Take the AWS S3 API keys exposed on GitHub, for example, he says. "In this case, however, since users permit the mobile application to use their own Twitter accounts, the issue actually puts them at the same risk level as the application itself."

Such leaks of secret keys open up the potential for numerous possible abuses and attack scenarios, Balmas says.

Surge in Mobile/IoT Threats

CloudSEK's report comes the same week as a new report from Verizon that highlighted a 22% year-over-year increase in major cyberattacks involving mobile and IoT devices. Verizon's report, based on a survey of 632 IT and security professionals, had 23% of the respondents saying their organizations has experienced a major mobile security compromise in the past 12 months. The survey showed a high level of concern over mobile security threats especially in the retail, financial, healthcare, manufacturing, and public sectors. Verizon attributed the increase to the shift to remote and hybrid work over the past two years and the resulting explosion in the use of unmanaged home networks and personal devices to access enterprise assets.

"Attacks on mobile devices — including targeted attacks — continue to increase, as does the proliferation of mobile devices to access corporate resources," says Mike Riley, senior solution specialist, enterprise security at Verizon Business. "What stands out is the fact that attacks are up year-over-year, with respondents stating that the severity has grown along with the increase in the number of mobile/IoT devices."

The biggest impact for organizations from attacks on mobile devices was data loss and downtime, he adds.

Phishing campaigns targeting mobile devices have soared as well over the past two years. Telemetry that Lookout collected and analyzed from over 200 million devices and 160 million apps showed that 15% of enterprise users and 47% of consumers experienced at least one mobile phishing attack in each quarter in 2021 — a 9% and 30% increase, respectively, from the prior year.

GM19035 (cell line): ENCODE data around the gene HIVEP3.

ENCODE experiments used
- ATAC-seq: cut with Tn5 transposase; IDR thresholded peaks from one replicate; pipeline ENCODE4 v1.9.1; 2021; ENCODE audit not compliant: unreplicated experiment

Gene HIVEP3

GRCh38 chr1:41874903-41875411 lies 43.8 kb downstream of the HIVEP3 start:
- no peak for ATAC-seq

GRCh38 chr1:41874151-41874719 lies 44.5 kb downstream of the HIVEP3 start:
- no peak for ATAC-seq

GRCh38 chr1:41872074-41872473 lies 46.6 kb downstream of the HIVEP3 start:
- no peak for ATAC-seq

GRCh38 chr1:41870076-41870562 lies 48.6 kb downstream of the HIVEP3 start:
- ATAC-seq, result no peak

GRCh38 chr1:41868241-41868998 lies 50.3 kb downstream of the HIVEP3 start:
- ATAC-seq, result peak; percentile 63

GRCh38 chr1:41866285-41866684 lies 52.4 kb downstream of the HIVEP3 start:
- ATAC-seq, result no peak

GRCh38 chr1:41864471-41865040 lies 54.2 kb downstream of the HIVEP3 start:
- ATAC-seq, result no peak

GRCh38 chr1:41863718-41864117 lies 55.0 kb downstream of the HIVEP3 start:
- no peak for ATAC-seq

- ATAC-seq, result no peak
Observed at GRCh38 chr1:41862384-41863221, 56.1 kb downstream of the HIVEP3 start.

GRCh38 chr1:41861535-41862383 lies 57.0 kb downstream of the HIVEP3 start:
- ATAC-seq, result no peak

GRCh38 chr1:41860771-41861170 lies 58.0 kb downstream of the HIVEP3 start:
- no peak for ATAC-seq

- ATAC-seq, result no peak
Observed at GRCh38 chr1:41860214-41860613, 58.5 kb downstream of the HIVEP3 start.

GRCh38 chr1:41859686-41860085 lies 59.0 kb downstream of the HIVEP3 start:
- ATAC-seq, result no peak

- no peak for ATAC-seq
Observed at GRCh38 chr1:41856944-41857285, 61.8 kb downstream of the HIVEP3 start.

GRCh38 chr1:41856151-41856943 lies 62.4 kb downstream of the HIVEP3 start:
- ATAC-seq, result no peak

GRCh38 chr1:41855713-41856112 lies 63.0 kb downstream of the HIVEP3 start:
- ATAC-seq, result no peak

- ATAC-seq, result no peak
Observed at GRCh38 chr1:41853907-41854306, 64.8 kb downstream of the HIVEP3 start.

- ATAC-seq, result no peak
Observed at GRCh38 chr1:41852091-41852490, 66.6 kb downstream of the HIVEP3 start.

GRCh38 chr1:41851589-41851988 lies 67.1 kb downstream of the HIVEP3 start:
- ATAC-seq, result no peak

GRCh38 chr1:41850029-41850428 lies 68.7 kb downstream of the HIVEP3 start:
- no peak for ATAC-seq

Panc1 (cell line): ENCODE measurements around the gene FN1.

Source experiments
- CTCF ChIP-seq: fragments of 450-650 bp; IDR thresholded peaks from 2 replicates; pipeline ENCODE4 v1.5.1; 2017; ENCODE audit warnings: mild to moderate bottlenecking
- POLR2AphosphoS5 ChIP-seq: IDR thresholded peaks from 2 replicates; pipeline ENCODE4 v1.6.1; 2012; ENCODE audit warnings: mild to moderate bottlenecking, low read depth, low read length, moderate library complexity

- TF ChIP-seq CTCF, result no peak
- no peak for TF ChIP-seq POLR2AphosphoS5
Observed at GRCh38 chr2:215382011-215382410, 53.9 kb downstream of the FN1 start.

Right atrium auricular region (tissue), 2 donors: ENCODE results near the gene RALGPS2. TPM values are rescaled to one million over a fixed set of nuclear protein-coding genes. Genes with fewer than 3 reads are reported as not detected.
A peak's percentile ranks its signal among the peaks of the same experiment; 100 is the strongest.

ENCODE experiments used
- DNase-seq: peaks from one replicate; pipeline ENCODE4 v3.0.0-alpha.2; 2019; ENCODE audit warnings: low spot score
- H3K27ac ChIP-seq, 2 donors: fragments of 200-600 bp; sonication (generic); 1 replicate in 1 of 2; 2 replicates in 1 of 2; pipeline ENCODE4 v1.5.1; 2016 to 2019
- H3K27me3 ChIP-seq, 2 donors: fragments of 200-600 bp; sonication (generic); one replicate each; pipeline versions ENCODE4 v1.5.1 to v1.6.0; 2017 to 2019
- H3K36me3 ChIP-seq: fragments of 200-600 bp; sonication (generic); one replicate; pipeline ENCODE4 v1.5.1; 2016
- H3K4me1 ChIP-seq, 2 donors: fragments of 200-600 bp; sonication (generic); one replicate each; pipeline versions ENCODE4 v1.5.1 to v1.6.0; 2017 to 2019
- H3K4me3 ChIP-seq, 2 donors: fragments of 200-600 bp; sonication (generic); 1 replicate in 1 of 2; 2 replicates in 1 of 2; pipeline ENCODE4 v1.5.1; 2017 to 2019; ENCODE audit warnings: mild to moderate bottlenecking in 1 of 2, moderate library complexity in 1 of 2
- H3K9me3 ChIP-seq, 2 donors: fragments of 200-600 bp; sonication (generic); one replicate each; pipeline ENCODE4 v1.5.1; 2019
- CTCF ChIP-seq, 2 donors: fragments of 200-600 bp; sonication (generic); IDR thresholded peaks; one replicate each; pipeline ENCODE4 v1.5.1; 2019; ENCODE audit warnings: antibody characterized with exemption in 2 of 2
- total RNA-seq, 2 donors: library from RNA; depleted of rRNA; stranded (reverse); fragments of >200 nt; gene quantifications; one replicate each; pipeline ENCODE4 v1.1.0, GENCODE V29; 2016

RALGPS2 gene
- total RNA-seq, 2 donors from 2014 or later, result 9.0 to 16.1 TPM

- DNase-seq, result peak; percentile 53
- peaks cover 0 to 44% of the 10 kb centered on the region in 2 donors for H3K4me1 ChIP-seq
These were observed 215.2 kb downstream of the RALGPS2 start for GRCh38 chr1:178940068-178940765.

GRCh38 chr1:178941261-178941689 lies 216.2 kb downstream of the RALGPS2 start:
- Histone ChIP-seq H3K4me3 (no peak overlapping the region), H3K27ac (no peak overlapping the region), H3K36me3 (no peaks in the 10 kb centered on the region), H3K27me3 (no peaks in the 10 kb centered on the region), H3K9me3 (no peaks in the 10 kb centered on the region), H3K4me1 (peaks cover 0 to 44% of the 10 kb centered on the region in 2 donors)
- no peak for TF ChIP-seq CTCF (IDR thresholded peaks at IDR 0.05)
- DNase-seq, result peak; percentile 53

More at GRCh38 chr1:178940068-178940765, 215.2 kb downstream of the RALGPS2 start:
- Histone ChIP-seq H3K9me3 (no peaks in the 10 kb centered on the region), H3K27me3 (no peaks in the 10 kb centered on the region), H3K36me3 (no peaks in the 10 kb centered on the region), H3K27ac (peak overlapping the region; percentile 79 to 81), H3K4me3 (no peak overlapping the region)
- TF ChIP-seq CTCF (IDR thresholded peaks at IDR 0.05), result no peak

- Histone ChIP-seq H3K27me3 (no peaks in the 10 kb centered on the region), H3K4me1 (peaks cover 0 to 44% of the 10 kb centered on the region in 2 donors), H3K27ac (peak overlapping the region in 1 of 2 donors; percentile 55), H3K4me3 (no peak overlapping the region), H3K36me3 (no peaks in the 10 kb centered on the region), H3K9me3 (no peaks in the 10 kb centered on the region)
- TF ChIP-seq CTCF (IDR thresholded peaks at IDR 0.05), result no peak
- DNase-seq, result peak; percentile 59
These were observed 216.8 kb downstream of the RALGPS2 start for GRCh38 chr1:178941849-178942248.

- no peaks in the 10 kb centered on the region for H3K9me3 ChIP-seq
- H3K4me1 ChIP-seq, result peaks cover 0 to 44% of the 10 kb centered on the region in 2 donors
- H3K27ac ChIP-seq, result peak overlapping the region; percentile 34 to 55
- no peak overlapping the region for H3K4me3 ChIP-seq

"We need to look at security trends on mobile in the context of protecting data in the cloud," says Hank Schless, senior manager, security solutions at Lookout. "Securing the mobile device is an important first step, but to fully secure your organization and its data, you need to be able to use mobile risk as one of the many signals that feed your security policies for accessing data in cloud, on-prem, and private apps."

About the Author(s)

Jai Vijayan, Contributing Writer

Jai Vijayan is a seasoned technology reporter with over 20 years of experience in IT trade journalism. He was most recently a Senior Editor at Computerworld, where he covered information security and data privacy issues for the publication. Over the course of his 20-year career at Computerworld, Jai also covered a variety of other technology topics, including big data, Hadoop, Internet of Things, e-voting, and data analytics. Prior to Computerworld, Jai covered technology issues for The Economic Times in Bangalore, India. Jai has a Master's degree in Statistics and lives in Naperville, Ill.